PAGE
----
I’m a tad bit embarrassed to admit that the first record album I ever bought was Bobby Sherman’s “Julie, do ya love me.” Yes, even today, typing that title gets that song going in my head –sugary Pop music of the early 1970s. Fortunately, there was a quick pivot away from that first foray into American music. A year later I immersed myself in the music that was key to the southern California of my childhood. Upon learning of my interest in music, my mother went to a local record store to inquire about what she should buy her 14-year-old son for his birthday. She walked out with three audio cassette recordings, wrapped them in colorful paper and placed them at the kitchen table where I found them on my birthday that spring.
I’d never heard of Crosby, Stills, and Nash, Led Zeppelin or Carole King. In retrospect, it was an odd collection, but it inspired a voracious appetite for all things musical. Throughout the 1970s I frequented the record stores, music clubs and concert halls around Los Angeles. Later in college, I developed the embryonic radio station KRCL-FM into a significant player among Southern California college radio stations. As the emerging punk and new wave music scene emerged, we were there to usher in a revival of bands such as The Police, Heart and The Clash. A little-known Irish boy band named U2 first got airplay on that station. Every teenager needs a tribe or a sub-culture to belong to. My world was music.
I never played an instrument, as I was told at an early age I couldn’t sing. The adult condemnation stuck and was later reinforced when I hopped onto a friend’s drum kit, only to be told, “Jim, you got no rhythm.” But that didn’t matter. Music allowed me to enter another world. The combination of sounds and lyrics were the contemporary psalms that gave meaning to my teenage angst. Bruce Springsteen introduced me to poetry, Bob Marley kindled the call for justice, and Joni Mitchell brought the unconscious to life.
Music is sacred, whether we listen to it, sing it or create it. I have often felt that if I had one wish for the tradition which claims me, it would be that Martin Luther would have added music as a third sacrament. I doubt I’d get any opposition to that suggestion today, as Lutherans are among the best-singing denominations of the Protestant movement.
Music is lifted so often in the scriptures. The Psalms were quite likely lyrics set to music, as was the poetry of such books as Ecclesiastes and the Song of Solomon. Roger McGuinn, of the 1960s band The Byrds, took the well-known passage from Ecclesiastes, Chapter 3, and turned it into the song “Turn, Turn, Turn.”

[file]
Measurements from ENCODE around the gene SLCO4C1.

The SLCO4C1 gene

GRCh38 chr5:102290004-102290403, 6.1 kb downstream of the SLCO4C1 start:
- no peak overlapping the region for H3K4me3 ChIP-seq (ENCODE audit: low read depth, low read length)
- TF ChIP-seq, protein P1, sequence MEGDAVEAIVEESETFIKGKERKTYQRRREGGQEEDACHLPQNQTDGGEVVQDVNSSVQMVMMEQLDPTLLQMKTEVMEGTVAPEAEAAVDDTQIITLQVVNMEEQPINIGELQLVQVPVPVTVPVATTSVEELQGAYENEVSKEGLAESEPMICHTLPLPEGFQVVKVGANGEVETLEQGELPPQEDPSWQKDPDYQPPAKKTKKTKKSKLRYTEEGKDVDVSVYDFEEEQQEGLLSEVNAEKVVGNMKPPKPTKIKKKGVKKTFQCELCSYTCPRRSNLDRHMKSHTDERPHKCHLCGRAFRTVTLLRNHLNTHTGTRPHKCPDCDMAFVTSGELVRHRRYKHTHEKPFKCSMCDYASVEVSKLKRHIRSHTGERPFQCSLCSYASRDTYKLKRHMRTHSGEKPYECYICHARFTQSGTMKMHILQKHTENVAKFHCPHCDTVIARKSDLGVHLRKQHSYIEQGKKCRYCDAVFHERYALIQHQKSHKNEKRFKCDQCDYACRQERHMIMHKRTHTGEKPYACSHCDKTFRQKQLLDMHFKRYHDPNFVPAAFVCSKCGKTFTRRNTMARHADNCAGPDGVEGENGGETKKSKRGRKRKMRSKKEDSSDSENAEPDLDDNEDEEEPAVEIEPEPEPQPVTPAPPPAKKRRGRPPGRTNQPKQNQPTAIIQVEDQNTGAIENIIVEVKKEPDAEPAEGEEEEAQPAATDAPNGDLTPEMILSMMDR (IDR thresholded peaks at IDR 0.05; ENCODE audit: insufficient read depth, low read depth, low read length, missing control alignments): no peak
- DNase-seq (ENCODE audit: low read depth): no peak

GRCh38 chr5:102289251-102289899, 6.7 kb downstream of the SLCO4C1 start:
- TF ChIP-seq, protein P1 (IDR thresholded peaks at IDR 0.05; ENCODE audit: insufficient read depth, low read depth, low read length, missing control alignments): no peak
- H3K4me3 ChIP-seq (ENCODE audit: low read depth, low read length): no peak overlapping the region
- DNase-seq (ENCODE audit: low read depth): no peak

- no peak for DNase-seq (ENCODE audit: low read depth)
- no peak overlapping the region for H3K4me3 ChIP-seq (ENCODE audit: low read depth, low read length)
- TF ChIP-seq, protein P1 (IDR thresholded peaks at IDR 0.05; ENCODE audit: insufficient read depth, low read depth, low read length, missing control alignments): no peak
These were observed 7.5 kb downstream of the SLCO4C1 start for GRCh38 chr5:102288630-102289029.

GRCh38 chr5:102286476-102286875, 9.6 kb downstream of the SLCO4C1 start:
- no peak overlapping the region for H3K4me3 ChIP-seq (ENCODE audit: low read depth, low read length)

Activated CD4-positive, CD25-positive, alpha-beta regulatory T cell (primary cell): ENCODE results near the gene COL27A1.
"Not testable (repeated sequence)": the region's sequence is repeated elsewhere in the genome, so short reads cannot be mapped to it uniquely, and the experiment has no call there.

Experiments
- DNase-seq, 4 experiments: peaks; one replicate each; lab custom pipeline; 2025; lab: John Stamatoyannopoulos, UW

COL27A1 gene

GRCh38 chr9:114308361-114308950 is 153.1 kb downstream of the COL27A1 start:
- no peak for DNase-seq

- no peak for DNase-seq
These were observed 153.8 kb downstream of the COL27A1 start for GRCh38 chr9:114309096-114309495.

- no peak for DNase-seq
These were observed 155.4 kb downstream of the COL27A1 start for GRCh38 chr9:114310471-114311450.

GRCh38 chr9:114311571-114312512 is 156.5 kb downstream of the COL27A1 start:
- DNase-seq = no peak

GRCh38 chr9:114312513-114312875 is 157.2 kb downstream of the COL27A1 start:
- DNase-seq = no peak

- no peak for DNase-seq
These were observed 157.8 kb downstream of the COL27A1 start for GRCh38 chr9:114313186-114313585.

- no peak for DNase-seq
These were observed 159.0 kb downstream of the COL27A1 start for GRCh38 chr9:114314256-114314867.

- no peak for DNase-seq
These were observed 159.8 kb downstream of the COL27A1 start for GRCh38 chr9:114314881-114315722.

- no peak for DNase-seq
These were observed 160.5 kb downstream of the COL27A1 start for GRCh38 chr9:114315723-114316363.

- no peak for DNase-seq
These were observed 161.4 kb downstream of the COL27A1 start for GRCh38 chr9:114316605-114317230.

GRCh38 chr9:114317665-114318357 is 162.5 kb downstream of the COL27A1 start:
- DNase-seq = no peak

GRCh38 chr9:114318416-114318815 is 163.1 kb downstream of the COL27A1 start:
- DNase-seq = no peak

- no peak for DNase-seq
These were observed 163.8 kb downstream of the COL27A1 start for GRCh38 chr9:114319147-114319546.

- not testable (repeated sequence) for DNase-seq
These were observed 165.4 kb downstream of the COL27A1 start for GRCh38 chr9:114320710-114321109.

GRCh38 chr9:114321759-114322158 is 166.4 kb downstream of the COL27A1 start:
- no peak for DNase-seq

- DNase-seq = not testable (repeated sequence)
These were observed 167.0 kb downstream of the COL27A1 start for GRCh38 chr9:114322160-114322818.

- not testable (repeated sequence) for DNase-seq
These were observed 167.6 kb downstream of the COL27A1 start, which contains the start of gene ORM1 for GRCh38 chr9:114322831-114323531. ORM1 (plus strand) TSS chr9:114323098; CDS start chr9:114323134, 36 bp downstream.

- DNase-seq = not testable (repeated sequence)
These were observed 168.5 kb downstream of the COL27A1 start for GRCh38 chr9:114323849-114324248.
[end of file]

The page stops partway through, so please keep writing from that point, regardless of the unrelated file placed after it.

For everything there is a season, and a time for every matter under heaven:
a time to be born, and a time to die;
a time to plant, and a time to pluck up what is planted;
a time to kill, and a time to heal;
a time to break down, and a time to build up;
a time to weep, and a time to laugh;
a time to mourn, and a time to dance;
a time to throw away stones, and a time to gather stones together;
a time to embrace, and a time to refrain from embracing;
a time to seek, and a time to lose;
a time to keep, and a time to throw away;
a time to tear, and a time to sew;
a time to keep silence, and a time to speak;
a time to love, and a time to hate;
a time for war, and a time for peace
The New Testament includes references to Jesus and his disciples singing, and Mary’s Magnificat in Luke is a song for the ages. In the 18thcentury, Johann Sebastian Bach then took the Magnificat and turned it into one of his most beloved pieces of vocal music. Music is central in most religious traditions around the world, but particularly in Christianity.
The long connection of western religion and western culture is evident in the works of musicians throughout the ages. The rich legacy and contribution of the African American community to jazz, blues, and gospel music, forms the foundation for much of today’s rock, hip hop, and country music. With this great variety of music, one has to wonder if we can even make a distinction between sacred music and secular music. The singer-songwriter Linford Detweiler, of the Ohio-based band Over the Rhine. recently commented on the sacredness of song:
This reminds me of something Wendell Berry wrote: